Cardiac & Vascular Physiology
Cardiovascular disease accounts for 160,000 deaths every year in the UK. Understanding the normal function of the cardiovascular system provides the basis for understanding pathological changes and exploring new avenues for treatment. This Theme encompasses all aspects of this vast research field from cellular to organ level and the integration of functions to produce appropriate cardiovascular responses.
Specialities in this Theme
|CRAC||Cardiovascular, respiratory & autonomic|
|EMT||Epithelia & membrane transport|
|HCM||Heart & cardiac muscle|
|HW||Health and wellbeing|
|MEP||Microvascular & endothelial physiology|
Sarah Calaghan, Associate Professor of Cardiac Physiology, University of Leeds
I am an Associate Professor at the University of Leeds. My research focuses on the role of membrane microdomains (caveolae) in the function of cardiac and skeletal muscle cells, and the impact on this of diseases like heart failure and drug treatment (e.g. statins). I’ve benefited from the activities of The Physiological Society, particularly the scientific meetings, since I was an early career scientist and I’m keen to contribute to the Society by acting as co-Theme Lead for the Cardiac & Vascular Theme.
Chris Garland, Professor of Vascular Pharmacology, University of Oxford
As a long term member of The Society, I was eager to take on the role of Theme Lead for Cardiac and Vascular Physiology, which has been my area of interest since my PhD studies in London. I am based in Oxford, where I am Professor of Vascular Pharmacology and Fellow and Tutor in Medicine and Biomedical Science at Magdalen College. My research addresses the interactions between vascular smooth muscle and endothelial cells in the microcirculation.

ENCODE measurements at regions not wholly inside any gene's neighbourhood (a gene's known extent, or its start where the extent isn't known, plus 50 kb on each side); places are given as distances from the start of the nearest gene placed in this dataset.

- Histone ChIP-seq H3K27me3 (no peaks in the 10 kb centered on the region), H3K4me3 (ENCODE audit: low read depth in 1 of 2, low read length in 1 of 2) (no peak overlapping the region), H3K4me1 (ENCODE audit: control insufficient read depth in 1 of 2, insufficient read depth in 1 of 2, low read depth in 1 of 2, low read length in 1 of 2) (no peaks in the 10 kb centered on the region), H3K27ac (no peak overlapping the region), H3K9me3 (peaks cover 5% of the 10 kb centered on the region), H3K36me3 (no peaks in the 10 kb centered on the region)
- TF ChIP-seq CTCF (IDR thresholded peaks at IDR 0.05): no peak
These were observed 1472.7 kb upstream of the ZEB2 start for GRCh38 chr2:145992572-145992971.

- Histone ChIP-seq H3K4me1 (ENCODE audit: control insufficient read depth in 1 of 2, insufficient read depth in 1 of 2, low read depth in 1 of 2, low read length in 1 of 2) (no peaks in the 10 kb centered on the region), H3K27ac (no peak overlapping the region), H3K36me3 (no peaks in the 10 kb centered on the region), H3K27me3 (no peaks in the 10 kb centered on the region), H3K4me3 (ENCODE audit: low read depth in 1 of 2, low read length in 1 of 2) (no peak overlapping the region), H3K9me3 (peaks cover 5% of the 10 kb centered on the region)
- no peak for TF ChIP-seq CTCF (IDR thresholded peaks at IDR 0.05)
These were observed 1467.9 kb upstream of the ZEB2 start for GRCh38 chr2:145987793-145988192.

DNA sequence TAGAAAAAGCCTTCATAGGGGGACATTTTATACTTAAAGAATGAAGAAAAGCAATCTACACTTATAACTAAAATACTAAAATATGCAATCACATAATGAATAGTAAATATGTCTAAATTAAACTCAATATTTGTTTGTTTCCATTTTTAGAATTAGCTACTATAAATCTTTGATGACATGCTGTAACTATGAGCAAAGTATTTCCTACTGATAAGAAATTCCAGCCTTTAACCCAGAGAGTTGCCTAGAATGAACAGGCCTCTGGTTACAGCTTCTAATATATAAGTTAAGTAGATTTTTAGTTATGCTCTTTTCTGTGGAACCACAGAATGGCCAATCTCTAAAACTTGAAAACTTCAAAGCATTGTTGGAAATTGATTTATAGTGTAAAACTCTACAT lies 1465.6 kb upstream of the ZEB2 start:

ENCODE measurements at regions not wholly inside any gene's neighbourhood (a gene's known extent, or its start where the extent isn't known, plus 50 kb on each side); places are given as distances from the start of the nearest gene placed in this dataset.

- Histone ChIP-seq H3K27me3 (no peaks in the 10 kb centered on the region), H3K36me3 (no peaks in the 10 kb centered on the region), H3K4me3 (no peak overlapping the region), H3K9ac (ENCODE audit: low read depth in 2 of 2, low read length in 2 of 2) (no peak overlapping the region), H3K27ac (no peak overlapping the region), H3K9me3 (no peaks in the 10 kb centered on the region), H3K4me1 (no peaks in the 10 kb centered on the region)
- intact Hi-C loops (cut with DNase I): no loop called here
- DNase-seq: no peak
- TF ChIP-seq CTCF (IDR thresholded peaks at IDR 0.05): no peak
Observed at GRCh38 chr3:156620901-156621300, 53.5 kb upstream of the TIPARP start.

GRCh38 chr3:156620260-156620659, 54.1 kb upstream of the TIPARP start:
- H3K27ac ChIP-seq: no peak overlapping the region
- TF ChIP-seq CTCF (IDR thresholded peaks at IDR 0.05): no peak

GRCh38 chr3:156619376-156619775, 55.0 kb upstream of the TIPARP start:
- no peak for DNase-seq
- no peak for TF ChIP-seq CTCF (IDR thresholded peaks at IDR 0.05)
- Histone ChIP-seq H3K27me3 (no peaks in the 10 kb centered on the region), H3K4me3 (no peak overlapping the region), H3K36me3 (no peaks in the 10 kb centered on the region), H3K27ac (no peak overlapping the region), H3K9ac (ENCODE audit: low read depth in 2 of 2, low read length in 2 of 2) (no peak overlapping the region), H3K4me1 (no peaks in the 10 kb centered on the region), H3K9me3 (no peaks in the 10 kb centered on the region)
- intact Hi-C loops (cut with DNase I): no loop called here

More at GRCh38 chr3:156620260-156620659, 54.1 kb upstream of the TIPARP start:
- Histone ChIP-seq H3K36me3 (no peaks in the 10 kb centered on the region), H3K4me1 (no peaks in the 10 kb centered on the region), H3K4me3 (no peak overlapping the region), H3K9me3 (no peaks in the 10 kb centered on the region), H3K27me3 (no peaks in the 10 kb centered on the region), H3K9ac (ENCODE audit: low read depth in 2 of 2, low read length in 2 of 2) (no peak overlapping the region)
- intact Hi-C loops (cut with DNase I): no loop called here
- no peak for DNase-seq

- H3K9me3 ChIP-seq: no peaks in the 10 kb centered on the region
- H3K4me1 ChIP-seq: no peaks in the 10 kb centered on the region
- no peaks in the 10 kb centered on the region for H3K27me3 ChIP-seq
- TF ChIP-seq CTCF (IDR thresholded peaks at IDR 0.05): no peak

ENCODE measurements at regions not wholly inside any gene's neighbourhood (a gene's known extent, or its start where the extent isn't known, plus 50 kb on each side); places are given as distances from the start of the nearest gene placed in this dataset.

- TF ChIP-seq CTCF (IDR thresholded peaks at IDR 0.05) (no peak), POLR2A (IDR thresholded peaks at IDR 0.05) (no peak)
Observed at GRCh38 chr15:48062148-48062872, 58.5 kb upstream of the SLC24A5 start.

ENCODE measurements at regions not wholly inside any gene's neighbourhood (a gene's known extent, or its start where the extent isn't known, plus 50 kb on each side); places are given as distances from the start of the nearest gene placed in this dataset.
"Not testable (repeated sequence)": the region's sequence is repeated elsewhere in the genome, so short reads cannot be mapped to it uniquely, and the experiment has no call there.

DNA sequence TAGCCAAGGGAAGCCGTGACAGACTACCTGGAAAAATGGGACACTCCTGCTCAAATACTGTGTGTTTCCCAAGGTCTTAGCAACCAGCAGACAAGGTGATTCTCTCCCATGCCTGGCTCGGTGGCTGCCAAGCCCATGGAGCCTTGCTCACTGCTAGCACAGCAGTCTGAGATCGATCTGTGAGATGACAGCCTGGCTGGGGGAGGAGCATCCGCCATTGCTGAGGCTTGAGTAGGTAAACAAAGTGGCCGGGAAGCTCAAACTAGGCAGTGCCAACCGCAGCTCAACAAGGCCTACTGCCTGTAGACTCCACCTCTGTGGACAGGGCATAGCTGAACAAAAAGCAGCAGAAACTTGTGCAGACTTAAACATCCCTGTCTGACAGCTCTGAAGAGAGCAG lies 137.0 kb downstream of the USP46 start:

Andrew James, Senior Lecturer, University of Bristol
I am one of three Theme Leads for the Cardiac and Vascular Physiology Theme. My research interests are in cardiac cellular physiology and the mechanisms underlying conditions such as heart failure and arrhythmias. Cardiovascular diseases remain a major cause of mortality, accounting for 160,000 deaths per year in the UK alone. This Theme encompasses all aspects of this vast research field from cellular to organ level and the integration of functions to produce appropriate cardiovascular responses. As Sarah Calaghan and I outlined in our article in the Spring 2018 edition of Physiology News (as leads to the previous Cardiac and Respiratory Physiology Theme), with increasing access to gene editing and super-resolution imaging technologies, now is an exciting time to be a physiologist.